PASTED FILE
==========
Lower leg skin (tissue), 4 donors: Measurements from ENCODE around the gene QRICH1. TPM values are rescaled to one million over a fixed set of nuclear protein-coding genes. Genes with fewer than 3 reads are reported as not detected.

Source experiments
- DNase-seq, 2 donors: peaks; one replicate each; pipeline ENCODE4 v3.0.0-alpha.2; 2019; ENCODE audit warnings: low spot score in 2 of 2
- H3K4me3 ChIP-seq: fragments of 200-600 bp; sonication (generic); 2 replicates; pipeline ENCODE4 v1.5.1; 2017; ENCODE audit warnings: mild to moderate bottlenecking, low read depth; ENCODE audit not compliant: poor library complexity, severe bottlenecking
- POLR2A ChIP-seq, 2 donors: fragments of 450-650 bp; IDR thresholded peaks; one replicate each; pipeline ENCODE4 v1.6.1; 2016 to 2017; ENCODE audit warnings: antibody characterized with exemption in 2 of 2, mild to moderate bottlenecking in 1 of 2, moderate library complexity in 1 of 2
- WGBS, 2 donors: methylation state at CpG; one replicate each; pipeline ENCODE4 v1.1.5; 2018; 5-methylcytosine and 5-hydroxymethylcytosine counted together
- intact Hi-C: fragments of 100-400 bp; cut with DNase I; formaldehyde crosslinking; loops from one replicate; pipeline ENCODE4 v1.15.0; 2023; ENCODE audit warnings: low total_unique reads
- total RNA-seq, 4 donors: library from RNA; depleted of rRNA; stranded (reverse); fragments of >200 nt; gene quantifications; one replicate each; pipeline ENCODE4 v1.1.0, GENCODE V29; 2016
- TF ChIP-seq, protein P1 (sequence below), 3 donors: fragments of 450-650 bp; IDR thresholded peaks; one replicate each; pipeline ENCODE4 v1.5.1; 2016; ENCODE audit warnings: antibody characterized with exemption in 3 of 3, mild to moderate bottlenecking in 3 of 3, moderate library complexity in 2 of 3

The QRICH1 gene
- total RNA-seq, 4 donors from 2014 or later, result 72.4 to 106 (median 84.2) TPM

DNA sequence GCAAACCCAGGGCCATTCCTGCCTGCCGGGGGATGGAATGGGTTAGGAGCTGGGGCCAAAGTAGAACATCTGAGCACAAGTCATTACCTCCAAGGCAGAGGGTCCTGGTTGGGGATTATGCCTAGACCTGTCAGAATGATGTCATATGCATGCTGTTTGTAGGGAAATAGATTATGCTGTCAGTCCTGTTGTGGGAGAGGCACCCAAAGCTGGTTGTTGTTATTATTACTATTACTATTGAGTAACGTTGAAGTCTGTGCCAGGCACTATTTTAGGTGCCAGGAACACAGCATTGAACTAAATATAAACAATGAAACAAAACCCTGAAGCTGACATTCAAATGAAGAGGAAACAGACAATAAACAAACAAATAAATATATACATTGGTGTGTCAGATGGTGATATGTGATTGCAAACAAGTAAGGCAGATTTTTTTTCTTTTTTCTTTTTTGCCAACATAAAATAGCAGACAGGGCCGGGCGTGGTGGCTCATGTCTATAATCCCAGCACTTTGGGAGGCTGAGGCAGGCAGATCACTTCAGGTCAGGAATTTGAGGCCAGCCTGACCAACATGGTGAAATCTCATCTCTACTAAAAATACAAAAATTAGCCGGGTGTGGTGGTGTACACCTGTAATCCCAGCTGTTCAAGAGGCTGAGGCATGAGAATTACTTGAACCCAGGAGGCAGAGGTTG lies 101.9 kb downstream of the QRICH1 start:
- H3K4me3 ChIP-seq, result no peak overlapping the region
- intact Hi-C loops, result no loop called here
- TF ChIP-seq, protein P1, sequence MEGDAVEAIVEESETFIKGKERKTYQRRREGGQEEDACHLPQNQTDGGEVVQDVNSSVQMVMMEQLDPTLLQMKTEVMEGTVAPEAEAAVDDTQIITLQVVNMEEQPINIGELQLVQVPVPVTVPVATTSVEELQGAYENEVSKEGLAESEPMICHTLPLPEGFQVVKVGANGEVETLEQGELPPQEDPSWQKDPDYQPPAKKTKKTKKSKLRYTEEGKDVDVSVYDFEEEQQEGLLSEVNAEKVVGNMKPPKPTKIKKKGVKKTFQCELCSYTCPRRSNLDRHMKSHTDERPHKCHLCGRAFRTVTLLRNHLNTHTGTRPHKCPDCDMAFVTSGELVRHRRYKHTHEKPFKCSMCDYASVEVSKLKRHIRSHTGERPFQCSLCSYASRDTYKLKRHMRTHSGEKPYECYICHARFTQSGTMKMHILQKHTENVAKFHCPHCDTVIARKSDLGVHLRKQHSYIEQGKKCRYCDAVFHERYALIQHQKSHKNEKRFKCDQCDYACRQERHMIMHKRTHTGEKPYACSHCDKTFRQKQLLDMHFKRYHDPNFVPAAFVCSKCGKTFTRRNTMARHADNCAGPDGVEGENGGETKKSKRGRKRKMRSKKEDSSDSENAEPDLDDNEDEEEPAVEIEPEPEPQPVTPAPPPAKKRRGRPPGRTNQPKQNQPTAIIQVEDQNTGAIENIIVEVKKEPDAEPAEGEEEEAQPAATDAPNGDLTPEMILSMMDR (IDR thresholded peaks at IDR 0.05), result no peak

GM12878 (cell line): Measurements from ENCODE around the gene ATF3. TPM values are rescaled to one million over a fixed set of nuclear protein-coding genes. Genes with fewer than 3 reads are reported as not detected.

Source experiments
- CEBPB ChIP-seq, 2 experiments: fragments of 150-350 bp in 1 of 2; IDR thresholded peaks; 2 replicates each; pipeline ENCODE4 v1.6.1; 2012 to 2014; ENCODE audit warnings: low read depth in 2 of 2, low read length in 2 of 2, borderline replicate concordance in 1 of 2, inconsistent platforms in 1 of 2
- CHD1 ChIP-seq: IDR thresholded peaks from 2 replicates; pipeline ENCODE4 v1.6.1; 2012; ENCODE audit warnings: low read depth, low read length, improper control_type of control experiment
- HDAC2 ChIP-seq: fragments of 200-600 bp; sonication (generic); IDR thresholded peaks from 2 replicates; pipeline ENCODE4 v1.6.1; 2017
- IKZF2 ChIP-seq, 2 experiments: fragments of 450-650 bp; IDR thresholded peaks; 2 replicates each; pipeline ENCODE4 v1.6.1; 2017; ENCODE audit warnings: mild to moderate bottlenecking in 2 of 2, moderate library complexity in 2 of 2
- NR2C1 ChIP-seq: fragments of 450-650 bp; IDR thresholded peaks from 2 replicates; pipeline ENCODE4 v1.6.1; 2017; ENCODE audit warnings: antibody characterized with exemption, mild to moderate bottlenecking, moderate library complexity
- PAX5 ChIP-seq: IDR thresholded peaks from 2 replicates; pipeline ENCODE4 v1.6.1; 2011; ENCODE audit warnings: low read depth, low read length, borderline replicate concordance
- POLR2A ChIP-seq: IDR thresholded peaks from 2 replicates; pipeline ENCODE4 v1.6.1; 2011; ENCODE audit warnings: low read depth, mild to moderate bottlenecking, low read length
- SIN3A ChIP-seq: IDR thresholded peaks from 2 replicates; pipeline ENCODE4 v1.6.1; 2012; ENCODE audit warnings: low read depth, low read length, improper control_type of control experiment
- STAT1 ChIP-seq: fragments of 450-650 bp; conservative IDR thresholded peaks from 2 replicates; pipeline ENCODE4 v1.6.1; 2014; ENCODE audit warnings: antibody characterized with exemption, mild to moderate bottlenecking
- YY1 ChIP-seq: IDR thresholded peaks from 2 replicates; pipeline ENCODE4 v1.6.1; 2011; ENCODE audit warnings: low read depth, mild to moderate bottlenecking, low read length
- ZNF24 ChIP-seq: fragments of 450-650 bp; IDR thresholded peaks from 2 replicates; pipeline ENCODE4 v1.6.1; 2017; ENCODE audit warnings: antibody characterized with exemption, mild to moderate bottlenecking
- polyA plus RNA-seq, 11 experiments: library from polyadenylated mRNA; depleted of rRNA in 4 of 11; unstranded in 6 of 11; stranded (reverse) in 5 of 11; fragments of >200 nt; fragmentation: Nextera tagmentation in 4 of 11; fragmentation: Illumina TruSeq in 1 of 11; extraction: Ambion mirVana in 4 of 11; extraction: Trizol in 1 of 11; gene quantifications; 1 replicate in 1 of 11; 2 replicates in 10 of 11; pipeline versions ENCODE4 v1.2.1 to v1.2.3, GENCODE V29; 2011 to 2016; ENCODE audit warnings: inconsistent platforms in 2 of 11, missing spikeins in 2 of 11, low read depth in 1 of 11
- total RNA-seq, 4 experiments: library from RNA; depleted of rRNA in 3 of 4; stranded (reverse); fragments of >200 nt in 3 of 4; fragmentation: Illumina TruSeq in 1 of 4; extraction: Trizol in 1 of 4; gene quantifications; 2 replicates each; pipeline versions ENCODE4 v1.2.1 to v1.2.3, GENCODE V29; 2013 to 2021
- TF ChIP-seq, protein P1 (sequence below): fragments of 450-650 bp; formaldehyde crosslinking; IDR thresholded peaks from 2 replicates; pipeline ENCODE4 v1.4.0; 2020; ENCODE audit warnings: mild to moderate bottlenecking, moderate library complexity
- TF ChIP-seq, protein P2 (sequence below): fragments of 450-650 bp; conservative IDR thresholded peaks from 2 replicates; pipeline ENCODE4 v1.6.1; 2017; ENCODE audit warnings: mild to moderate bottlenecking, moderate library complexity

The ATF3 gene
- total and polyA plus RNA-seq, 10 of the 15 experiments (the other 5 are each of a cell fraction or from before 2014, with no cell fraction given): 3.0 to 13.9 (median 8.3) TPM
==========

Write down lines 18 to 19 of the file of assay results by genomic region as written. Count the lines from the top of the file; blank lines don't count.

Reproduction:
- CEBPB ChIP-seq, 2 experiments: fragments of 150-350 bp in 1 of 2; IDR thresholded peaks; 2 replicates each; pipeline ENCODE4 v1.6.1; 2012 to 2014; ENCODE audit warnings: low read depth in 2 of 2, low read length in 2 of 2, borderline replicate concordance in 1 of 2, inconsistent platforms in 1 of 2
- CHD1 ChIP-seq: IDR thresholded peaks from 2 replicates; pipeline ENCODE4 v1.6.1; 2012; ENCODE audit warnings: low read depth, low read length, improper control_type of control experiment